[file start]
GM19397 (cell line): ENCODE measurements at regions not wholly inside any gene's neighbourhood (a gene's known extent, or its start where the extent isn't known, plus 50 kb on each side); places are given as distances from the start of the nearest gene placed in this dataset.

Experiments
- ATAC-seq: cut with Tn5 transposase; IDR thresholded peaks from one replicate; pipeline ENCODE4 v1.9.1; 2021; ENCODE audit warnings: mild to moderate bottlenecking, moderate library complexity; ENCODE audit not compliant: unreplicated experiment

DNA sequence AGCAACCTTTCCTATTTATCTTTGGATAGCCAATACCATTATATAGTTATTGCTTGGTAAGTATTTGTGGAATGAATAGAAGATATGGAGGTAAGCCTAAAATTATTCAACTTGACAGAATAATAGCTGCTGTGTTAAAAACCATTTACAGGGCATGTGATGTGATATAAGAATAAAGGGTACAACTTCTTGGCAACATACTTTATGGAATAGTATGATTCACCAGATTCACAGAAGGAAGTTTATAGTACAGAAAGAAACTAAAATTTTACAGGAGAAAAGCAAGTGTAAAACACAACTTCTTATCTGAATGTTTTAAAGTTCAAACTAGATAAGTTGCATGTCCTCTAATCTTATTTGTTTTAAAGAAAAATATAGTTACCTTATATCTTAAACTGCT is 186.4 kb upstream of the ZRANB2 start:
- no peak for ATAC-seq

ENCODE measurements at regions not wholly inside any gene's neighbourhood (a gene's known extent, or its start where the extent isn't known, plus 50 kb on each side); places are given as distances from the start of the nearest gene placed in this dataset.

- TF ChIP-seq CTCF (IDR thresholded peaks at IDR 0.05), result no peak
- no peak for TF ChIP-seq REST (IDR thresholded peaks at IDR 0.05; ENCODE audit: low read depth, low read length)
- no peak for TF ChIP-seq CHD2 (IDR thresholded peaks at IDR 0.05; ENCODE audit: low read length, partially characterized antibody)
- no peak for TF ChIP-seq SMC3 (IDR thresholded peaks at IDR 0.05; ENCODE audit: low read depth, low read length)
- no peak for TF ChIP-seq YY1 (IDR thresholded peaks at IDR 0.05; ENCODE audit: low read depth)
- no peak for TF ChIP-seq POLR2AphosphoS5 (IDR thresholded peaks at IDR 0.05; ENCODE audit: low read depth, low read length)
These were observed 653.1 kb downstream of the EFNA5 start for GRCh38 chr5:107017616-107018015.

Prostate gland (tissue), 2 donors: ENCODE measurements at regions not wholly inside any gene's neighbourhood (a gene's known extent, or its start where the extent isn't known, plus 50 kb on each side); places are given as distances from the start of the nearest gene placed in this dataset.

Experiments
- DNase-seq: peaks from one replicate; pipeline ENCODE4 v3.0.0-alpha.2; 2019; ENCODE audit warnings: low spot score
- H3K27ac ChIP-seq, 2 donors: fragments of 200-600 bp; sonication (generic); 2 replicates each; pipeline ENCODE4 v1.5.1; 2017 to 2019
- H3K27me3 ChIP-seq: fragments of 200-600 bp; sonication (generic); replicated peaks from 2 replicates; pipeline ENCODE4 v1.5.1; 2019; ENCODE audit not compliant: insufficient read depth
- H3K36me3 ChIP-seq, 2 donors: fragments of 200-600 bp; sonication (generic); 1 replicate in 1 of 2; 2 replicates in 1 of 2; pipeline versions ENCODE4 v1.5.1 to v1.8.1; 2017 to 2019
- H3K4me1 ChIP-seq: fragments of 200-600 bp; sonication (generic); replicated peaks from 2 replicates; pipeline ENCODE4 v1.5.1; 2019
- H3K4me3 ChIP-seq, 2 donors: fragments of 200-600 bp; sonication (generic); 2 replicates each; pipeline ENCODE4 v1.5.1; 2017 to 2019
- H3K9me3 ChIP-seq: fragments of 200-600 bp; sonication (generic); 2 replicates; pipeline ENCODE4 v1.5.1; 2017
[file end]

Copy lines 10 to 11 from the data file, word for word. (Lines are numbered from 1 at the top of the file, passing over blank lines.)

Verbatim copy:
- no peak for TF ChIP-seq SMC3 (IDR thresholded peaks at IDR 0.05; ENCODE audit: low read depth, low read length)
- no peak for TF ChIP-seq YY1 (IDR thresholded peaks at IDR 0.05; ENCODE audit: low read depth)